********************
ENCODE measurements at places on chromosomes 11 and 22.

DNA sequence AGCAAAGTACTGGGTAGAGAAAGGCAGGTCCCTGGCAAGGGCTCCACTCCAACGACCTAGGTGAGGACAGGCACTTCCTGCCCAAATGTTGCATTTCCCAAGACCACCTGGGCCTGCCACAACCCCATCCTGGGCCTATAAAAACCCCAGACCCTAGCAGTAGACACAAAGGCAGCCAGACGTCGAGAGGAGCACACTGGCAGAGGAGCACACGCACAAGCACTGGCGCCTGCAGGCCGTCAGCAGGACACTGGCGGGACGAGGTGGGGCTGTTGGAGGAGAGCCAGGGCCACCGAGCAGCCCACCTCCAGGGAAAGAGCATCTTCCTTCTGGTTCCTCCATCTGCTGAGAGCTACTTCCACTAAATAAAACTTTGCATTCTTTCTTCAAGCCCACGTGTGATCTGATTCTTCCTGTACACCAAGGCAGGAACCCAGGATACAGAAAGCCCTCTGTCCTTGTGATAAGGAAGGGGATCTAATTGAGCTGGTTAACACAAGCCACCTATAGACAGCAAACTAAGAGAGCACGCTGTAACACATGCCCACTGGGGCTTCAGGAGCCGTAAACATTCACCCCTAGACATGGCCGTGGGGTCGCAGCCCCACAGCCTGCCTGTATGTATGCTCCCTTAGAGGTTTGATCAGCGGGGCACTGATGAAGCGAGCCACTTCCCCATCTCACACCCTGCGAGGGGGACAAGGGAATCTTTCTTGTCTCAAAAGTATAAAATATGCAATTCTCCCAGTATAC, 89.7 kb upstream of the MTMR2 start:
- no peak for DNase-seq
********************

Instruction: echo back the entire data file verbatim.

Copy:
ENCODE measurements at places on chromosomes 11 and 22.

DNA sequence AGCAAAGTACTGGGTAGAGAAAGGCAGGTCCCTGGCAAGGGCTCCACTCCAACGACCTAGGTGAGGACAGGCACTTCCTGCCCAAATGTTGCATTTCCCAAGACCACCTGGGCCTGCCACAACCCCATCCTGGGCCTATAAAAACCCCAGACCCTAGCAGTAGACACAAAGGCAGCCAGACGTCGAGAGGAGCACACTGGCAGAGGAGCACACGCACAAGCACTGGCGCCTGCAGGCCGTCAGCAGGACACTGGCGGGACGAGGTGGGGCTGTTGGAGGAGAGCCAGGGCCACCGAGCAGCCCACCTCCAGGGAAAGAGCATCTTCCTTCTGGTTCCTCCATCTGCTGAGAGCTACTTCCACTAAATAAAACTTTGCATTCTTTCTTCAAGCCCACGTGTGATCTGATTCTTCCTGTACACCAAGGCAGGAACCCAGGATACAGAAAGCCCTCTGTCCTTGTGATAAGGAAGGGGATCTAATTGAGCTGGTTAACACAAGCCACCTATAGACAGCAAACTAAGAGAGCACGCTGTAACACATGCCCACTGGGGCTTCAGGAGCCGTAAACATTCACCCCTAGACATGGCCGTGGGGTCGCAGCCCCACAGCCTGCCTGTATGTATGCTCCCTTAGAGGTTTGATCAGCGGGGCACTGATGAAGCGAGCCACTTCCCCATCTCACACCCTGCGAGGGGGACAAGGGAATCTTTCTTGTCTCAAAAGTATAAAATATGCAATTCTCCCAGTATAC, 89.7 kb upstream of the MTMR2 start:
- no peak for DNase-seq